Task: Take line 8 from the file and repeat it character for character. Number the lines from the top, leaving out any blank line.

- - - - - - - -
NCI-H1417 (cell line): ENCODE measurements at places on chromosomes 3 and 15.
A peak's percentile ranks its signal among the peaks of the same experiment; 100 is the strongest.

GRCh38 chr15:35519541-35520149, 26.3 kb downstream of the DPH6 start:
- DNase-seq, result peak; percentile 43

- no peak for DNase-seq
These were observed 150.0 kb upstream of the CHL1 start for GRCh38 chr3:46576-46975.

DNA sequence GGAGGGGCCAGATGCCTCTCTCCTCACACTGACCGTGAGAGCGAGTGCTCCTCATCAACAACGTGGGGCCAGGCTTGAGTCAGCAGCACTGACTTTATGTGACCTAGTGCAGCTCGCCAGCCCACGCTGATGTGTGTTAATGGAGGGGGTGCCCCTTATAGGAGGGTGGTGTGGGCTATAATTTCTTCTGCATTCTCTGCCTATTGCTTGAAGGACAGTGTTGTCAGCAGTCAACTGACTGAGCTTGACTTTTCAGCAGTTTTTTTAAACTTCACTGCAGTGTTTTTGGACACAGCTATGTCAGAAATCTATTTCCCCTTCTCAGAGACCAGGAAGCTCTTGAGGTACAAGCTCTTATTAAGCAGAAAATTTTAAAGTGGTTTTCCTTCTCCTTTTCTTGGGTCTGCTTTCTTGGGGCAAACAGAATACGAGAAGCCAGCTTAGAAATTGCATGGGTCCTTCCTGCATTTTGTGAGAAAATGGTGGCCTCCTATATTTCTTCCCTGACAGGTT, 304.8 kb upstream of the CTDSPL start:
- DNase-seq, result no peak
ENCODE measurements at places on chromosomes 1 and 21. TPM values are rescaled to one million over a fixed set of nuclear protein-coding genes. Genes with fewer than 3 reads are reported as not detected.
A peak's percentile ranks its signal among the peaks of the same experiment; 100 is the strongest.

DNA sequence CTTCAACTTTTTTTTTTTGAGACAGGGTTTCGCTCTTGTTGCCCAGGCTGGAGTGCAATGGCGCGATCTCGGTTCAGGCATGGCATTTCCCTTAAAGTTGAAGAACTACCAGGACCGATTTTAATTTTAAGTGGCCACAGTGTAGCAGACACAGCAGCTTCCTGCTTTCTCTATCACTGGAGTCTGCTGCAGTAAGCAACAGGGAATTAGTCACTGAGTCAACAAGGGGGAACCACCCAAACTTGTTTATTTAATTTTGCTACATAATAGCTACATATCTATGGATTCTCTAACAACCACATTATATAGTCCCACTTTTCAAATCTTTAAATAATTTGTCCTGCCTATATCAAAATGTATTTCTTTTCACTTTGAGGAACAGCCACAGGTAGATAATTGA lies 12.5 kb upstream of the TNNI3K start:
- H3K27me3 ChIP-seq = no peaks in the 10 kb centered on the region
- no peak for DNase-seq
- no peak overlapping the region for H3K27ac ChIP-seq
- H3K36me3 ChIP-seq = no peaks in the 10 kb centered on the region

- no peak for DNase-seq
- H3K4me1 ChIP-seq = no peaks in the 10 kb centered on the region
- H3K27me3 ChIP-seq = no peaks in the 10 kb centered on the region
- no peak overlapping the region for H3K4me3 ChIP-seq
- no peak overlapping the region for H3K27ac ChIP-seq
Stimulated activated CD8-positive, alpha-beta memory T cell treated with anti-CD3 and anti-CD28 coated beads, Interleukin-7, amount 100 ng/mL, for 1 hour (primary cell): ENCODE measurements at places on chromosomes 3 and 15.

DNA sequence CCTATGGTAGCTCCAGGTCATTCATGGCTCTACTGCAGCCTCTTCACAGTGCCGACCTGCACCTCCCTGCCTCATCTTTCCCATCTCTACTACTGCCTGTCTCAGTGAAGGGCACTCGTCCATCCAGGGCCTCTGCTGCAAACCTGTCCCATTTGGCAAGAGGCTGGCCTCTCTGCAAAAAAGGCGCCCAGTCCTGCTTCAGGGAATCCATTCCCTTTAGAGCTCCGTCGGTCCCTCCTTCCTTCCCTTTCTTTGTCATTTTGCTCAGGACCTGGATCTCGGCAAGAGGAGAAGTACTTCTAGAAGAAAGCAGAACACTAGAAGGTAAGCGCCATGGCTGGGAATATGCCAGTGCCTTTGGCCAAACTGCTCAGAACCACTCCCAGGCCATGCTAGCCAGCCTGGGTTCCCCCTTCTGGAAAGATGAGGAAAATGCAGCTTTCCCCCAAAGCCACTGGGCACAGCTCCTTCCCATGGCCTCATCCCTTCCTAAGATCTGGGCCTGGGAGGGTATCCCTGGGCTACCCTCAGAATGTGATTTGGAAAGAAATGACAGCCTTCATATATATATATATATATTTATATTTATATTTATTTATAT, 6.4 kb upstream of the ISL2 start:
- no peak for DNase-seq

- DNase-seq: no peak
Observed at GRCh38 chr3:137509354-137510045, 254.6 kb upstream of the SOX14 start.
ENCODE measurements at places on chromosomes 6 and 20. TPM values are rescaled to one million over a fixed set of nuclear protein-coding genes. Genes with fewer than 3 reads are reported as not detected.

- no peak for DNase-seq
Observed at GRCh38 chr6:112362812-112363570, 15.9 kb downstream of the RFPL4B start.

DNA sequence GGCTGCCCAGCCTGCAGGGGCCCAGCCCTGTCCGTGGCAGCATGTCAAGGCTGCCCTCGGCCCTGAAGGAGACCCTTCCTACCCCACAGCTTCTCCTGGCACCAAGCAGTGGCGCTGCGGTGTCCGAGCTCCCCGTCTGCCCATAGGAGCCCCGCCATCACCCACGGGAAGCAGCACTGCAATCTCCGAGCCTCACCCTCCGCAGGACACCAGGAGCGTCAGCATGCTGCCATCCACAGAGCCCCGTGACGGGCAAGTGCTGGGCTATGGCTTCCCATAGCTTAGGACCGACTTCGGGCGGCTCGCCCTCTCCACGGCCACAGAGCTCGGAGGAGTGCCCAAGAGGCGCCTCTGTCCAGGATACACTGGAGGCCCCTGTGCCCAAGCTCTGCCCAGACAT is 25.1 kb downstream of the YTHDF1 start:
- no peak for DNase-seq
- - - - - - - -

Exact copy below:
- DNase-seq, result no peak